At the peak of his success Bernie Madoff was described by friends as an honorable person; clients often referred to him as warm and charming; and colleagues called him a cherished mentor (Forbes, 2009). After graduating from Hofstra University, Bernie Madoff pursued his entrepreneurial interests eventually leading him to the start of his own firm, Bernard L. Madoff Investment Securities, LLC. His success lead to a reputation of extreme intelligence, integrity and respect which resulted in his appointment as the chairman of NASDAQ. His firm offered reliable returns and become one of the most sought after investment firms attracting billionaires from around the world. Celebrities such as Katie Couric, Kevin Bacon, Kyra Sedgwick, Steven Spielberg and Zsa-Zsa Gabor all flocked to Bernie Madoff noting his knowledge, charm and genuineness(Forbes, 2009). Bernie Madoff’s esteemed reputation was enhanced through his prominent philanthropy; he served on the boards of numerous nonprofit institutions, many of which entrusted his firm with their endowments. Madoff donated over $6 million to lymphoma research; donated large sums of money to political causes; undertook charity work for foundations such as the Gift of Life Bone Marrow Foundation; and he made philanthropic gifts through the Madoff Family Foundation, a $19 million private foundation which and his wife managed. Over his career, Bernie Madoff donated money to hospitals, theatres, cultural centers, education, and health charities in large sums (Forbes, 2009).
From the trait perspective, charisma is the combination of dominance, desire to influence, self confidence, and strong moral values (House, 1976). Personality refers to an individual’s traits, or predispositions to behave in a particular way across situations (Levy, 2013).Traits are people’s characteristic behaviors and conscious motives, combined they form personality types (PSY, 533). Generally, a trait is a description of behavior that is compiled through observations and a personality type is a qualitative label of a person that describes the person as a whole. Considering these definitions, and what was experienced and observed by so many of Bernie Madoff, it once could have been argued he had a desire to influence, was self confident and had strong moral values. Until his demise, Bernie Madoff was regarded as a successful charismatic leader who had a positive, lasting impact on those he served, personally, professionally, and charitably.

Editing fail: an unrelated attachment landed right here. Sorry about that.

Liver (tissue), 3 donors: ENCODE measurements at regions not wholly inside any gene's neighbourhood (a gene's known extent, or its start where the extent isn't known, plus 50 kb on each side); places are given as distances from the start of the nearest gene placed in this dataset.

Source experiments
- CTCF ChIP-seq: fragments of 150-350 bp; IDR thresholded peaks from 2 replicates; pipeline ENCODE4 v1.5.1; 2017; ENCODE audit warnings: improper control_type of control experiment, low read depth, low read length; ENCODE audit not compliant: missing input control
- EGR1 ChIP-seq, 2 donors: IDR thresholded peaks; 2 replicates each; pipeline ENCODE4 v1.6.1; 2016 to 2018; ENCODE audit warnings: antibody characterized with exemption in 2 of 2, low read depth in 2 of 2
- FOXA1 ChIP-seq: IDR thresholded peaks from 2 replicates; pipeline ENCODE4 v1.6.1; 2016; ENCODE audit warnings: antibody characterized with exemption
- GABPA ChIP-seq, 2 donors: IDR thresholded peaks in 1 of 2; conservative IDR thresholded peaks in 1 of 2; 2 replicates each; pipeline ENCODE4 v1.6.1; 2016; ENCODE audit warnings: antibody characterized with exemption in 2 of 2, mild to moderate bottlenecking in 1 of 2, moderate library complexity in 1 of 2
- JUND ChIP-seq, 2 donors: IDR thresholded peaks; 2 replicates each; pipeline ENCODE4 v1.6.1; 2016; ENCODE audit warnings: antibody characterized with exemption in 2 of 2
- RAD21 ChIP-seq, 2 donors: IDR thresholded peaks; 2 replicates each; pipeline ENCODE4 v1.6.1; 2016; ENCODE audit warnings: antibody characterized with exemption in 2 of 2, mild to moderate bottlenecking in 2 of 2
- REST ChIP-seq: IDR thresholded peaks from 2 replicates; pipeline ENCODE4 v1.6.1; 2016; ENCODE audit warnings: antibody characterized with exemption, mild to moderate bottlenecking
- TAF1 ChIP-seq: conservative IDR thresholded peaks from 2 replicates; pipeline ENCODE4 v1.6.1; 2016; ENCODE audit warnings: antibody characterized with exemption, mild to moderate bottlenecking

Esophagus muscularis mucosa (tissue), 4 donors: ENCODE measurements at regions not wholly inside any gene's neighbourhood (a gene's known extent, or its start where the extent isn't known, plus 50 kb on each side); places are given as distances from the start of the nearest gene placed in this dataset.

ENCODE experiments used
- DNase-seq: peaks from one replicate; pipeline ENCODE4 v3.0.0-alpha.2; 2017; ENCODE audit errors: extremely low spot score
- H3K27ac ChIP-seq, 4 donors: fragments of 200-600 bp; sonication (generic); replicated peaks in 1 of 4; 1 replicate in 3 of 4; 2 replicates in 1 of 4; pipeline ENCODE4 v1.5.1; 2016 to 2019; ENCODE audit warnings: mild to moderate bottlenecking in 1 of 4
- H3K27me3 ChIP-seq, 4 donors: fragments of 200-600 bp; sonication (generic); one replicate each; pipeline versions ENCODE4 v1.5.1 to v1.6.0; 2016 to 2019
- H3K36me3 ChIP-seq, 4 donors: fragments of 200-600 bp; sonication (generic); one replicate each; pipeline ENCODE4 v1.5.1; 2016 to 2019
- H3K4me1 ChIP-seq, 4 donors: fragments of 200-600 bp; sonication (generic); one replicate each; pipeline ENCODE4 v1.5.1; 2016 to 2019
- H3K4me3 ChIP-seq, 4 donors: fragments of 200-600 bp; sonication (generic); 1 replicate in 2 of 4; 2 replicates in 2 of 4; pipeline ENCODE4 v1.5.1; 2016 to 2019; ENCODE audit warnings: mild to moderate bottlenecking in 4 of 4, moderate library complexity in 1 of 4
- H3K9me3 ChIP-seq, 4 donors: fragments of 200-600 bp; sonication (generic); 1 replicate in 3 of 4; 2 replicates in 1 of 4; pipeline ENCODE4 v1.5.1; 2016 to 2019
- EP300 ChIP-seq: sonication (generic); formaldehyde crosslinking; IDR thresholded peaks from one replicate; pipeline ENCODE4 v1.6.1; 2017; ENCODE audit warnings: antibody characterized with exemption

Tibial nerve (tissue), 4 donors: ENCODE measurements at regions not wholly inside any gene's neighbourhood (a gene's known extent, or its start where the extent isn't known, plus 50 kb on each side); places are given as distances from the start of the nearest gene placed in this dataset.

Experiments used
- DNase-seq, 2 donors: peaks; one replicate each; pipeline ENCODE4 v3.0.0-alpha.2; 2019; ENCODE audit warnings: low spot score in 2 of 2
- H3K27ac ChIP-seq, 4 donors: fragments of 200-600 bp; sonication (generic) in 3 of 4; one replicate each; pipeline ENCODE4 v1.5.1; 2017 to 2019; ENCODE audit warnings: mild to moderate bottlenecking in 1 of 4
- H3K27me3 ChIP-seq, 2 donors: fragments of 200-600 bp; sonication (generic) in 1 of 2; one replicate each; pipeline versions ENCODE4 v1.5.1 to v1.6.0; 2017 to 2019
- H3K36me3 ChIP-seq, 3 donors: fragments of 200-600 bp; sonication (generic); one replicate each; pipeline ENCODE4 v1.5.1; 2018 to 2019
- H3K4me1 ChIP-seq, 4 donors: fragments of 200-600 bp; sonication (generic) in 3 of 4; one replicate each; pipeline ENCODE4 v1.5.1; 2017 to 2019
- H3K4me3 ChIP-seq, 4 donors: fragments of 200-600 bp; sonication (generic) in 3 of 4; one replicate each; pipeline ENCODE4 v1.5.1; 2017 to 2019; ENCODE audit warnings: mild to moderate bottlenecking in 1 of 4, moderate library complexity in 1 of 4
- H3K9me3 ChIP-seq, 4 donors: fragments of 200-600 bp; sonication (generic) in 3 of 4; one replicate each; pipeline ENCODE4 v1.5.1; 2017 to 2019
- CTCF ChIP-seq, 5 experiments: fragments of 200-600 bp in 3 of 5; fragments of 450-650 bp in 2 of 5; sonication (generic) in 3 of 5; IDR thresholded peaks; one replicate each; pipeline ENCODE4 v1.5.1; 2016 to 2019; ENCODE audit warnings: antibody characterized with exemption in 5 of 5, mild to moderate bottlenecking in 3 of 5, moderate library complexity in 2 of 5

The APA ethics code has five principles: A – Beneficence and Nonmaleficence; B – Fidelity and Responsibility; C – Integrity; D – Justice; and Principle E – Respect for People’s Rights and Dignity. Beneficence and nonmaleficence guides psychologists to strive to benefit those they work with and to do no harm; to know their actions affect the lives of others and guard against personal, financial, social, organizational or political factors that might lead to misuse of their influence (APA, 2010). Fidelity and responsibility guides on professional responsibilities to society; professional standards of conduct; obligations; and to avoid exploitation of those they serve. It should also be noted that the Securities and Exchange Commission (SEC) has its own ethics code that investment brokers are required to adhere to both ethically and legally; the SEC ethics code has similar themes of the APA ethics codes and more. Principle C, Integrity, promotes honesty and truthfulness; psychologists do not steal, cheat, or engage in fraud. Principle D, Justice, states persons should benefit from the contributions of psychology, therefore unjust practices should not occur. Respect for people’s rights and dignity speaks to the protection of rights and welfare of persons, communities and the vulnerable.
For many years based on observations and experiences many would have taken the position Bernie Madoff adhered to the APA’s five principles and that he was an ethical person. Through his charitable donations and service he would have been considered doing good for others, giving back to good causes such as medical research and educational funding; clients and communities were benefiting from his hard work and desire to give back. Through his professional work, and given his firm was known for reliable investment returns, he would have been considered to be an honest person, acting in the best interest of his clients and adhering to his professional standards. It appeared Bernie Madoff guarded against financial harm of his clients, did not use his power and position to exploit others including vulnerable populations; he was a trusted advisor to many. The dark side of Bernie Madoff came to light on December 11th, 2008 when he was arrested for securities fraud. Bernie Madoff for years could have arguably been deemed a charismatic leader; in reality he succumbed to the temptation of money, extreme wealth, and power.